11 August 2010

Bring Me Chicken Anytime!

Back when I was in college, my Mom had a moment of inspiration and had a portion of the backyard fenced off so we could grow bibe.

Because I had vast experience in the care of animals as the family’s piggery and poultry boy, it was but natural that I would have a hand in the growing of the bibe.

Anyone who has had a pet bibe, of course, knows how totally endearing they are when just a few days old. Since they have tiny little bird brains, they do not bother to wonder that you do not have feathers and instinctively follow you wherever you go thinking that you are the mother duck.

One can get really attached to them. As I did, growing what I came to think of as my bibe.

For some reason, I developed this habit of whistling to the bibe whenever I brought them feed pellets to scatter on the troughs. The dogs would, of course, come scampering but lose interest once I closed the gate of the wire enclosure.

In time, the bibe came to associate the whistles with the pellets, craning their necks high in anticipation and turning their heads this way and that as only ducks can do. The dogs had, by that time, learned that it was a waste of time to yap. The food was not theirs.

One summer night when there was a full moon, I got up to go to the rest room but found it difficult to go back to sleep. I opened the windows to look outside, saw that the bibe sat huddled together inside the enclosure under the moonlight.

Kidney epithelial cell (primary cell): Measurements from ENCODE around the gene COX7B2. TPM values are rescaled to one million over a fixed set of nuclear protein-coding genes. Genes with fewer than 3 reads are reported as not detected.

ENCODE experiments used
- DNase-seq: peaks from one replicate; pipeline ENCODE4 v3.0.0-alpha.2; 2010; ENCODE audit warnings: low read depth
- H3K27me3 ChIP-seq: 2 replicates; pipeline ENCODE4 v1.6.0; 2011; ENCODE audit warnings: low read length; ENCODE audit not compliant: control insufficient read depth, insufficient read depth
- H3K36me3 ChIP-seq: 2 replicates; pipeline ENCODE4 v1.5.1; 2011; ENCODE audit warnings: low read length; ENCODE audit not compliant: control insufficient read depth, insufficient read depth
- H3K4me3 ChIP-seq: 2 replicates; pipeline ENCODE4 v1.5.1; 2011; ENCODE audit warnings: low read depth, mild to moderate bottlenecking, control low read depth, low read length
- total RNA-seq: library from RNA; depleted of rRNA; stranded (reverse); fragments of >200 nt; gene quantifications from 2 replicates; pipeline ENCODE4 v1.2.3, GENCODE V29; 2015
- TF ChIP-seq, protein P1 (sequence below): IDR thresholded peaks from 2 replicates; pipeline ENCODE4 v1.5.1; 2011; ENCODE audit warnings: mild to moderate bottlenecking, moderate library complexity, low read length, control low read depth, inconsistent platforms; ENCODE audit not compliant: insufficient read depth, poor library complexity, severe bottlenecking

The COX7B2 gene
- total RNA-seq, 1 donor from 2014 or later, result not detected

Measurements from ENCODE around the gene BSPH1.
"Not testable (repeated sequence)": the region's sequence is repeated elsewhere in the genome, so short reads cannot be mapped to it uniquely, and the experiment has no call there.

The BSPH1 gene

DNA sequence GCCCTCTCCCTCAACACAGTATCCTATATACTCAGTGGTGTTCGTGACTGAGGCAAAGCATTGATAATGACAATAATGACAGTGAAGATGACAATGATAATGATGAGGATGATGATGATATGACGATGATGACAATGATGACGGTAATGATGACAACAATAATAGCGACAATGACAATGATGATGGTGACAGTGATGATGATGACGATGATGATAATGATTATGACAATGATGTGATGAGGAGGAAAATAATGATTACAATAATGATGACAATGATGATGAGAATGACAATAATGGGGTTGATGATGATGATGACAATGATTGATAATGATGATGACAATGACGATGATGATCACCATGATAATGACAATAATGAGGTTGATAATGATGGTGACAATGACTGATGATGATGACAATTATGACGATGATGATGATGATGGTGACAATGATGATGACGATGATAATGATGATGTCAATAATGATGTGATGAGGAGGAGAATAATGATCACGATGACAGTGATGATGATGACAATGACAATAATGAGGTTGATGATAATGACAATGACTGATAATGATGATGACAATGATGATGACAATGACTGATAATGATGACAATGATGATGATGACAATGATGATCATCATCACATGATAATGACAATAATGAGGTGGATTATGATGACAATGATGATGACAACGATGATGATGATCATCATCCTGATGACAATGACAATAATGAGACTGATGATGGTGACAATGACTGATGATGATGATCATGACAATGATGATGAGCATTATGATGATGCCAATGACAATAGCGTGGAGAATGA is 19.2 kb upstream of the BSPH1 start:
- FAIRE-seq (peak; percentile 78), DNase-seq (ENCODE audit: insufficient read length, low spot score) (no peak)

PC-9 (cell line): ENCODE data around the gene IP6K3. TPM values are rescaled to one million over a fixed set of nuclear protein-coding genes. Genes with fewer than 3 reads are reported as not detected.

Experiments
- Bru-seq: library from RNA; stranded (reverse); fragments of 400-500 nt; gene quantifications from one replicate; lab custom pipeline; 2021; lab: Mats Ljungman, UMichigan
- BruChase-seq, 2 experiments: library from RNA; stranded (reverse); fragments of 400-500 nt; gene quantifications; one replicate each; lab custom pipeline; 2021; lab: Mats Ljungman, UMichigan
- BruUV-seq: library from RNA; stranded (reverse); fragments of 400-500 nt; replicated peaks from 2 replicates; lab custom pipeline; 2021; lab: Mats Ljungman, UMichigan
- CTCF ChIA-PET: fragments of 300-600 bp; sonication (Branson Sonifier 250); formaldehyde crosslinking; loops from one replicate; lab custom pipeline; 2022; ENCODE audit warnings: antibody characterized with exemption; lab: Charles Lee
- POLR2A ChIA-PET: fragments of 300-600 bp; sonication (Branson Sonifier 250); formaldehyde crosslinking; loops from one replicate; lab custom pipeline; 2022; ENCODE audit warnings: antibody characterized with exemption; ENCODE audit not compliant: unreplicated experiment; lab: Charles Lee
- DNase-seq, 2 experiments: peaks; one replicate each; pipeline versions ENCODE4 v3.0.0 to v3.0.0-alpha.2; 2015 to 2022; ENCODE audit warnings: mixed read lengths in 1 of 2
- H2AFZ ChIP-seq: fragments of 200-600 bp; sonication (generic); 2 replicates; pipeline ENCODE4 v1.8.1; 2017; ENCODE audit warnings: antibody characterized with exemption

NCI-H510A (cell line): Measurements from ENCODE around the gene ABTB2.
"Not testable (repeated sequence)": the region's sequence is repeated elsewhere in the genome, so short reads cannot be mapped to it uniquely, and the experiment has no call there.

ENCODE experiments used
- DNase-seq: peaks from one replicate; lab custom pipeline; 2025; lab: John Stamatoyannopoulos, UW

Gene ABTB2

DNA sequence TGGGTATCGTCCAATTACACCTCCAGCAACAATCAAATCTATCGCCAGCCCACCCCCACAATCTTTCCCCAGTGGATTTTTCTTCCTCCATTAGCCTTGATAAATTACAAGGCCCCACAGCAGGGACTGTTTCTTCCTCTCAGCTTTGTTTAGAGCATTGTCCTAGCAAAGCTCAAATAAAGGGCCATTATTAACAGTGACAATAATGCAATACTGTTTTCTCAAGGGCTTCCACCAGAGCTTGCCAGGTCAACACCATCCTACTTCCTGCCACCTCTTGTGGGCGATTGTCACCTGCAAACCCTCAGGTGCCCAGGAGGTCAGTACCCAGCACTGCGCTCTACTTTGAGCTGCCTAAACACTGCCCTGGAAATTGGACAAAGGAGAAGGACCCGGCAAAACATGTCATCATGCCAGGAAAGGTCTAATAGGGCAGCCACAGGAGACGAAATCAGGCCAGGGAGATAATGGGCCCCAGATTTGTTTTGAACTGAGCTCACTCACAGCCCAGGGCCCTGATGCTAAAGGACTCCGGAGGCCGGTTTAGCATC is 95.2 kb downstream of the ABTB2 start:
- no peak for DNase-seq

I happily whistled at the shadowy figures and could not help but smile when the necks craned instinctively upwards.

A few more weeks elapsed and the bibe had shed their fine little bibe down to grow coarser feathers and red leathery patterns over their heads and eyes. My Mom was also beginning to cast longing eyes over them…

Then, one day, the time I denied to myself would ever come finally came. Mom felt that the bibe were large enough and had a couple put to the sword – I mean, knife – for roasting.

I preferred, of course, not to be present while two of my beloved bibe were being decapitated. In no time at all, they were stripped of feathers, disemboweled, cleaned, stuffed with aromatic veggies and spices and laid neatly atop a charcoal grill.

To be perfectly honest, the golden roasted bibe looked quite inviting on the luncheon table. I had fried eggs, of course, the handiest alternative when what was served for dinner was not quite up to my liking.

Mom, of course, had these persuasive powers and, much as I loathed the idea, she managed to cajole me into stuffing a slice into my mouth. I chewed and I chewed and I chewed… but just could not bring myself to swallow it, as though my throat had constricted at the very thought of eating my beloved bibe.

It was like cannibalism!

A strange one, this note, huh? Triggered by the string of NGC features on the Beijing Olympics, one clip showing Chinese chefs busy inside a kitchen with what looked like hundreds of dressed ducks hanging upside down from hooks attacked to metal bars.

Each, I imagine, would end up on a restaurant table as the famous Peking Duck. Not that I really care. For reasons now obvious, I really don’t like duck. Bring me chicken anytime!





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